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More than 17,000 farmers subscribe to PFJs in UWR

By
Prosper K. Kuorsoh, GNA
   

Wa, July 23, GNA – A
total of 17,063 smallholder farmers have subscribed to the Government’s
Planting for Food and Jobs (PF
Js) programme in the Upper West Region.

The figure fell short
of the project target of 20,000 farmers for the region, but Mr Hudu Abu, the
Upper West Regional Crops Officer of the Ministry of Food and Agriculture
(MoFA), said the figure excluded some names that were submitted directly to
Isoko.

“If you add those
names to the 17,063, I’m sure we will be hitting the 20,000 target for the
region,” he said.

Mr Abu, who was
speaking to the Ghana News Agency (GNA) on the progress of the programme in the
region, said the region had received adequate seeds of sorghum, soya bean and
rice but with a bit of deficit supply in maize.

He said as of July 14,
10,095 farmers had been served with inputs such as fertilizer and seeds, noting
that for the fertilizer distribution; Nandom District received 1,300 bags,
Lawra 1,146 bags, Lambussie 376 and Jirapa 616.

The rest are
Nadowli-Kaleo 685 bags, Daffiama-Bussie-Issa 774, Sissala West 1,006, Sissala
East 1,647, Wa Municipal 1,759, and Wa West 476 bags.

“All districts have
received both NPK and Sulphate of Amonia and Urea in their required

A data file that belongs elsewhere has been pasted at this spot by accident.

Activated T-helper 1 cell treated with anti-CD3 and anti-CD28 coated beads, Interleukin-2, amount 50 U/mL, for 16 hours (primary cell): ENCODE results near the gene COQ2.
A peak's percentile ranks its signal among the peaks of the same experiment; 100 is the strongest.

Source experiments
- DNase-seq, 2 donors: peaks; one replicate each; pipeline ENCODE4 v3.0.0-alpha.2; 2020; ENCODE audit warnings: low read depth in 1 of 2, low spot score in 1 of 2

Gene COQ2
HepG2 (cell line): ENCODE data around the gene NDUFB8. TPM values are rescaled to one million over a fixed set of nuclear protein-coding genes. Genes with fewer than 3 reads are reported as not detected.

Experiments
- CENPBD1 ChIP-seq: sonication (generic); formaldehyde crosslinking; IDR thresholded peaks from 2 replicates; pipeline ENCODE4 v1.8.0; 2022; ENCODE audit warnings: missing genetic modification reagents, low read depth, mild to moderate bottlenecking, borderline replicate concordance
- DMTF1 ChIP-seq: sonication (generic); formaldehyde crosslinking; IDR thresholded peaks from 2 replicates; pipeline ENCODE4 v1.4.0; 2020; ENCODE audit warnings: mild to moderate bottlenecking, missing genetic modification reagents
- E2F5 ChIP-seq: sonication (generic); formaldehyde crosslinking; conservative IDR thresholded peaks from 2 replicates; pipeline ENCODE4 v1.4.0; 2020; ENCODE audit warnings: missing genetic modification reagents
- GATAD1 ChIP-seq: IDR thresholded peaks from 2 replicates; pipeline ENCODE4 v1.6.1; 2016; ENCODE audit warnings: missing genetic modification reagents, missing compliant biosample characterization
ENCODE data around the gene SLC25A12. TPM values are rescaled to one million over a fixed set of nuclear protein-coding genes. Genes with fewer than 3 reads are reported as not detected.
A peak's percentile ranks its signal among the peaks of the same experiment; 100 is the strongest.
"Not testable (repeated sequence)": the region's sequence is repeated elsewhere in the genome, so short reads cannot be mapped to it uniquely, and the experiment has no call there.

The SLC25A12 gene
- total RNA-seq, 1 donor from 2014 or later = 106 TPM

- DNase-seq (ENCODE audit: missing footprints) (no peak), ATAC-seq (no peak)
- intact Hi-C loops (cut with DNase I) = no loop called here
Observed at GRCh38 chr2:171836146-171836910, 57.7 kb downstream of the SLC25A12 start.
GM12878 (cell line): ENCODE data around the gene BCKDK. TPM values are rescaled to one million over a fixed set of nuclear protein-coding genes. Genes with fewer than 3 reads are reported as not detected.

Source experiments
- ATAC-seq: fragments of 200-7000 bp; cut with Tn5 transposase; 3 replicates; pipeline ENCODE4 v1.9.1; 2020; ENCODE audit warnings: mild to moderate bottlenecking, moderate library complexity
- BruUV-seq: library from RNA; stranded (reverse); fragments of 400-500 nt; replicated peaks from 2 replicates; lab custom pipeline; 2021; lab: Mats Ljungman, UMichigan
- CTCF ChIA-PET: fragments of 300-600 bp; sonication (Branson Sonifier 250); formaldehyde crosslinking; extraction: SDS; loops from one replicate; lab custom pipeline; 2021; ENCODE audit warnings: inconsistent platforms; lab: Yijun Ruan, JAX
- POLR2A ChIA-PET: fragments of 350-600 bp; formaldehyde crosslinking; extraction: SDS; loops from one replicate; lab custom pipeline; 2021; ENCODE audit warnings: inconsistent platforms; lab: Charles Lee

quantities”, he said.

Mr. Abu said the total
number of hectares cultivated for each of the crops in the region stood at
43,215.3 hectares of maize, 1,437 hectares of soya bean, 1,819 hectares of
sorghum and 1,018 hectares of rice.

On the menace of the
army worm, Mr Abu said it was a threat to the “Planting for Food and Jobs”
programme because it affected over 80 plant species which included the targeted
crops for the programme.

He said it was in this
direction that the Minister of Food and Agriculture directed the purchase of
the insecticide to be distributed to farmers free of charge to control the
worm.

Mr Abu said 11
districts in the region had been given 10 cartons of the insecticide to fight
the spread of the worm.

He said the little
challenge, however, was inadequate staff to do the spraying in all affected
communities and that MoFA would train spraying gangs to assist communities
where no MoFA staff was present to do the spraying.

Mr Emmanuel Sasu
Yeaboah, the Upper West Regional Director of MoFA, said farmers must keep an
eagle eye on the various seed farms in the region to prevent them from any
attack from the army worm.

He said this was
important because those seed farms would be supplying them with seeds for the
next planting season.

GNA

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